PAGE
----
The DOJ rule discussed above provided much of the upward movement in the Biden final rule totals. The current administration continues to widen the gap between itself and the preceding administrations – now exceeding even the Obama-era totals by more than $150 billion in costs and roughly 86 million hours of annual paperwork. There was, however, some notable movement in the Trump and Obama paperwork totals. The Trump Administration saw a 1.4-million-hour decrease, due mostly to a rule adjusting the process for H-1B visas. Meanwhile, the Obama paperwork total grew by roughly 1.3 million hours, driven mostly by a rule on Medicare and Medicaid screening requirements.


This week, the Department of Transportation (DOT) continues to develop its regulatory framework for automated trucks.

Source: “Container trucks on an American highway” by Futureatlas.com/

In a development that for some may call to mind the classic Simpsons episode, “Maximum Homerdrive,” DOT published a “supplemental advance notice of proposed rulemaking” (SANPRM) regarding “Safe Integration of Automated Driving Systems (ADS)-Equipped Commercial Motor Vehicles (CMVs).” That is a lot of words and acronyms to say that DOT is soliciting further input on what sort of regulatory requirements it will need to put in place for highly or fully automated freight trucks.

This SANPRM follows on the heels of an original “advanced notice of proposed rulemaking” (ANPRM) from 2019. DOT is issuing this supplemental version now in order to gather even more information regarding the implications for vehicles that involve full or virtually full automation. As noted in the 2019 ANPRM, there is a spectrum of levels of automation, ranging from “Level 0” that involves no automation to “Level 5” that involves full automation. DOT seeks further information on levels 4 [High Driving Automation] and 5 “because it is only at those levels that an ADS can control all aspects of the dynamic driving task without any expectation of an intervention from a human driver.”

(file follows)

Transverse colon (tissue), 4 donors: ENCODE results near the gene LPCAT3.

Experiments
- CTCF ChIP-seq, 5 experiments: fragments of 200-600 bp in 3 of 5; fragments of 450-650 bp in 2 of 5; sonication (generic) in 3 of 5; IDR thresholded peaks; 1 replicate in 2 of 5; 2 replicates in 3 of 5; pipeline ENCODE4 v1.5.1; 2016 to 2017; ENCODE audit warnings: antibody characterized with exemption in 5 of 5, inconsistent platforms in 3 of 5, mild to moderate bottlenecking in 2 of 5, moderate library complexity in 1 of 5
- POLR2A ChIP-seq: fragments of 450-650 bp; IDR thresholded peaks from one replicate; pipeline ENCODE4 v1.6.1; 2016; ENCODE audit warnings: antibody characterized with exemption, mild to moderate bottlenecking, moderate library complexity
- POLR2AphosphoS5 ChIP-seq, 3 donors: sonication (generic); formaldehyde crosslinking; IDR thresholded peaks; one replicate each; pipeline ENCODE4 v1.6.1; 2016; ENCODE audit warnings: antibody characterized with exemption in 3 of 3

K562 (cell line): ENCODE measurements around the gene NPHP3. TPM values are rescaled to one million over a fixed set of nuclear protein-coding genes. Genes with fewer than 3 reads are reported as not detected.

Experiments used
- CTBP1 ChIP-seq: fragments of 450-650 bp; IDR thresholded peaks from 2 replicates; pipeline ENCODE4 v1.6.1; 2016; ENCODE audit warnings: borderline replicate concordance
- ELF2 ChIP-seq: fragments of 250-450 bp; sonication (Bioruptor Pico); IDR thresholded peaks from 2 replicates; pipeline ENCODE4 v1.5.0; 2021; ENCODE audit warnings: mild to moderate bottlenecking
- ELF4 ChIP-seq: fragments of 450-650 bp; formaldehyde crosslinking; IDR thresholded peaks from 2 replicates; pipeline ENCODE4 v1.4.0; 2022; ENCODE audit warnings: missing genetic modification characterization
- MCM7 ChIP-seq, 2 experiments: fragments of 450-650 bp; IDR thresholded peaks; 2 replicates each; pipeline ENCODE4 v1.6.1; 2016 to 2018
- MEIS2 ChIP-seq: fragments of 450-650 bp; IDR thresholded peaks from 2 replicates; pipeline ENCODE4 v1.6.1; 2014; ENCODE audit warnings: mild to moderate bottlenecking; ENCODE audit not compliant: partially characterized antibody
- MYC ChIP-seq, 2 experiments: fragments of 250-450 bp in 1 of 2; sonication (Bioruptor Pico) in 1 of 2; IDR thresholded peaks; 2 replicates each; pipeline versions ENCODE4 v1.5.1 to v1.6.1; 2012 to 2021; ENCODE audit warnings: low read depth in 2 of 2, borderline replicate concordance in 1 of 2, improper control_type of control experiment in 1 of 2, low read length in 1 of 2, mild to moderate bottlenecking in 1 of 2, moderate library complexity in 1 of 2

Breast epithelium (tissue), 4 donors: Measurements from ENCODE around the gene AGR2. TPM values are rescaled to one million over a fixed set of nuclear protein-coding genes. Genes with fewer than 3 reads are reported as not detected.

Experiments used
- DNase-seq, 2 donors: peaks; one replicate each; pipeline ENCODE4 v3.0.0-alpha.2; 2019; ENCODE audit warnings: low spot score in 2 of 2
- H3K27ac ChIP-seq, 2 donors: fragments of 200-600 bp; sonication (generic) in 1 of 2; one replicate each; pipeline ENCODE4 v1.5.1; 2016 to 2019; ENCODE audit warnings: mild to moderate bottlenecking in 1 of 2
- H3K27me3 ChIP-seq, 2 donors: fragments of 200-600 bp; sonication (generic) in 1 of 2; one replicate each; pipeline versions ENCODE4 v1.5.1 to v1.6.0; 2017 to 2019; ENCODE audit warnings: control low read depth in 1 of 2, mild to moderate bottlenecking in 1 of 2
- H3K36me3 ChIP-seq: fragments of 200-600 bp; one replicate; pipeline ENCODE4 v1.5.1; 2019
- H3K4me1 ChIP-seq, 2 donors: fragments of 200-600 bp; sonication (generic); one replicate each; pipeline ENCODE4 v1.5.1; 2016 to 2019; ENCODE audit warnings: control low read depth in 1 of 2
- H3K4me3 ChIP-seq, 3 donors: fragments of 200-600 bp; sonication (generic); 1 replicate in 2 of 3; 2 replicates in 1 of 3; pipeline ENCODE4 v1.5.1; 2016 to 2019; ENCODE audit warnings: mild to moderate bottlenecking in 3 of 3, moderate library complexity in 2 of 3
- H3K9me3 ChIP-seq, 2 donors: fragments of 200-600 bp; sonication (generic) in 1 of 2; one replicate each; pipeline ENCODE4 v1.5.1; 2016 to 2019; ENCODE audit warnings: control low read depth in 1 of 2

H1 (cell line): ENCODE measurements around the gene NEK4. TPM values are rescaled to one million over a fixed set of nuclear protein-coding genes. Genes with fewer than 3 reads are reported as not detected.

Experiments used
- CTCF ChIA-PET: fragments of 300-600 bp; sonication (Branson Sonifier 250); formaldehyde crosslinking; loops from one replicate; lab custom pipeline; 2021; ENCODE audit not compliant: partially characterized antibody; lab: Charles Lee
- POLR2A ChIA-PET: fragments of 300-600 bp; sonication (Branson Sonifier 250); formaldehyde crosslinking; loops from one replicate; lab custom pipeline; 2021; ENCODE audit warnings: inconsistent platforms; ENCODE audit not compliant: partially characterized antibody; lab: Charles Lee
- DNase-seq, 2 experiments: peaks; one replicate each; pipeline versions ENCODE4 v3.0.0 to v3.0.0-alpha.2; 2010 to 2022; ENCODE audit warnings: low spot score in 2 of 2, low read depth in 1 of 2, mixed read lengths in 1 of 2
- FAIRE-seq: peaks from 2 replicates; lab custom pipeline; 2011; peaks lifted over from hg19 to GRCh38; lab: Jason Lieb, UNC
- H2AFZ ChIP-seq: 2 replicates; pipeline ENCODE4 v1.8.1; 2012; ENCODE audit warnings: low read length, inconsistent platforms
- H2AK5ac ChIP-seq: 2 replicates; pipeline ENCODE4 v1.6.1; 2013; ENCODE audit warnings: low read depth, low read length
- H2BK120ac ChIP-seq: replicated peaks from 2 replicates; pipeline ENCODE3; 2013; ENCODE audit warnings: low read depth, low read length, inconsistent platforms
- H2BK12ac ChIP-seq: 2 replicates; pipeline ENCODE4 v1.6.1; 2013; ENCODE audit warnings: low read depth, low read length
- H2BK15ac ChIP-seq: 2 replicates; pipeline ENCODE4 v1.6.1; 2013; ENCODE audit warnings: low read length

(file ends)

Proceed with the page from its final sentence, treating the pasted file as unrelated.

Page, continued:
The SANPRM focuses on three main issue areas and includes a series of follow-up questions for each. The first issue area raised involves “Notification by Motor Carriers Operating Level 4 or 5 ADS-Equipped CMVs,” or essentially, what degree of communication and reporting must take place between relevant operators and DOT on route details of a given ADS haul. The second issue area focuses on how much or how little operational safety requirements (involving items such as impaired or distracted driving) for a “remote assistant” monitoring a vehicle’s progress should mirror those expected of a typical, in-vehicle human driver. The final area DOT seeks to address is the level of standards it will need to establish on the regular maintenance and inspection of the ADS mechanism as a component of the vehicle itself (a la current standards of checking items such as brakes, lights, etc.).

Interested parties have until March 20, 2023, to submit comments on the matter.


Since January 1, the federal government has published $56.6 billion in total net costs (with $41.2 billion in new costs from finalized rules) and 7.2 million hours of net annual paperwork burden increases (with 2.4 million hours in increases from final rules).